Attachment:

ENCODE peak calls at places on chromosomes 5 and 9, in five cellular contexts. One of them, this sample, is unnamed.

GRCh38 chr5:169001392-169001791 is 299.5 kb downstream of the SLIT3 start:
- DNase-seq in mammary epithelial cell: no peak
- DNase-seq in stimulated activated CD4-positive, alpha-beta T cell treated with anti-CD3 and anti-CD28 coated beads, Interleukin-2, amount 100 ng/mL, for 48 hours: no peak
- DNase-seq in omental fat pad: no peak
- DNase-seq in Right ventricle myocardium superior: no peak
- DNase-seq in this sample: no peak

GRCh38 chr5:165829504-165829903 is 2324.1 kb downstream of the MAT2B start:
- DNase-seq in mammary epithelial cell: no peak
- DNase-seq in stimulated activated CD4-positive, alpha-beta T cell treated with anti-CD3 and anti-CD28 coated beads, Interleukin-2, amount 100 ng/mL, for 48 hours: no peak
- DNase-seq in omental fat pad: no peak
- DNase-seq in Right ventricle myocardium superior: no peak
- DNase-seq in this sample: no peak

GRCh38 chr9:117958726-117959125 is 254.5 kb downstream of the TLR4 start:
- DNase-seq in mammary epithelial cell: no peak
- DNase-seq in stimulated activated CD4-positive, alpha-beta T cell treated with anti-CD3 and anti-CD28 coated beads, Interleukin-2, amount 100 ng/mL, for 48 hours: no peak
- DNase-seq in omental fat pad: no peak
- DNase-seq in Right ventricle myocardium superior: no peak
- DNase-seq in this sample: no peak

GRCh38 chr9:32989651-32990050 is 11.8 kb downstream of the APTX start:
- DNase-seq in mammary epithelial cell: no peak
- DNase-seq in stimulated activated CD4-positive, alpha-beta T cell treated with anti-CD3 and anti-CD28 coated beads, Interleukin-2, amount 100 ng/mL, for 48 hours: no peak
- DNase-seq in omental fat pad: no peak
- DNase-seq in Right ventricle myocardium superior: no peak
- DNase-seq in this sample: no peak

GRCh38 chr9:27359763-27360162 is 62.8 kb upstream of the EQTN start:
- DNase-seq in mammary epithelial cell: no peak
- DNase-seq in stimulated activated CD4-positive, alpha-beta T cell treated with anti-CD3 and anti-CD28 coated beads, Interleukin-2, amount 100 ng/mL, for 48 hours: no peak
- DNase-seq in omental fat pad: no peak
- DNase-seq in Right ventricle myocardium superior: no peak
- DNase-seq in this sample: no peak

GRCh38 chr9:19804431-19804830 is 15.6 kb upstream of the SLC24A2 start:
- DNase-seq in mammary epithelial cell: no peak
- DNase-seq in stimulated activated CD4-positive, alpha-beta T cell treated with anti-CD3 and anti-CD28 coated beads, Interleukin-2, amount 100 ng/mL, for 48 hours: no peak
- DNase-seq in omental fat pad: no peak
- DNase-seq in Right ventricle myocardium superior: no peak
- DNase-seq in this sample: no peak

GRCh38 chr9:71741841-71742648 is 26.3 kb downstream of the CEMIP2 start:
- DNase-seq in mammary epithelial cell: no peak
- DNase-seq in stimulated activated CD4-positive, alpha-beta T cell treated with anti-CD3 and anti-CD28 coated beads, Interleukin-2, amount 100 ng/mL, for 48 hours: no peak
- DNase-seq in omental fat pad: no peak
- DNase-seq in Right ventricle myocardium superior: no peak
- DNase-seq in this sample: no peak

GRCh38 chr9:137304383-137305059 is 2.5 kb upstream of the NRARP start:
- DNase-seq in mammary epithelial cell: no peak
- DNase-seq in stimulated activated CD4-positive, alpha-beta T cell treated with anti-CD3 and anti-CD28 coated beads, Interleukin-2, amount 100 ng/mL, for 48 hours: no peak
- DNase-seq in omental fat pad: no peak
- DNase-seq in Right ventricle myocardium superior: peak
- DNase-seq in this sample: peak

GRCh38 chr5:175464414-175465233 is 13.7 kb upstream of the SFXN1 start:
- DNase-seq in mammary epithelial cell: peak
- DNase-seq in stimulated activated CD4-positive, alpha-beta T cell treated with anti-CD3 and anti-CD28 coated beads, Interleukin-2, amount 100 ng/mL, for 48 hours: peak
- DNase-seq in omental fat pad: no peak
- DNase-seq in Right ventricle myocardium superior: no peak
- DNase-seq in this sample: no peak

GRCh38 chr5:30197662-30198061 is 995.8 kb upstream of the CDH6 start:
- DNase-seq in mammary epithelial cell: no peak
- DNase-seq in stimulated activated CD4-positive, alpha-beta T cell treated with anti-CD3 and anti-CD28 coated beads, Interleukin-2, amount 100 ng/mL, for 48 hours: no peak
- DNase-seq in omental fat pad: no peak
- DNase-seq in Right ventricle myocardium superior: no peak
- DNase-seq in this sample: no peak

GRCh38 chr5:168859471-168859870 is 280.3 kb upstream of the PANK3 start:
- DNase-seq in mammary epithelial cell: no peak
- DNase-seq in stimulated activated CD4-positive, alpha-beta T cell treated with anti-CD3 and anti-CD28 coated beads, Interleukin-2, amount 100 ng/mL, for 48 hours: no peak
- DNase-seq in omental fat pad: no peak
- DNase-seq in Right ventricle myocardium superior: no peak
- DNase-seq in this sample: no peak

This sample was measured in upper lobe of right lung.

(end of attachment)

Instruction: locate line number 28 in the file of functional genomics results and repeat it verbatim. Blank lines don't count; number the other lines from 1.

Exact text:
- DNase-seq in stimulated activated CD4-positive, alpha-beta T cell treated with anti-CD3 and anti-CD28 coated beads, Interleukin-2, amount 100 ng/mL, for 48 hours: no peak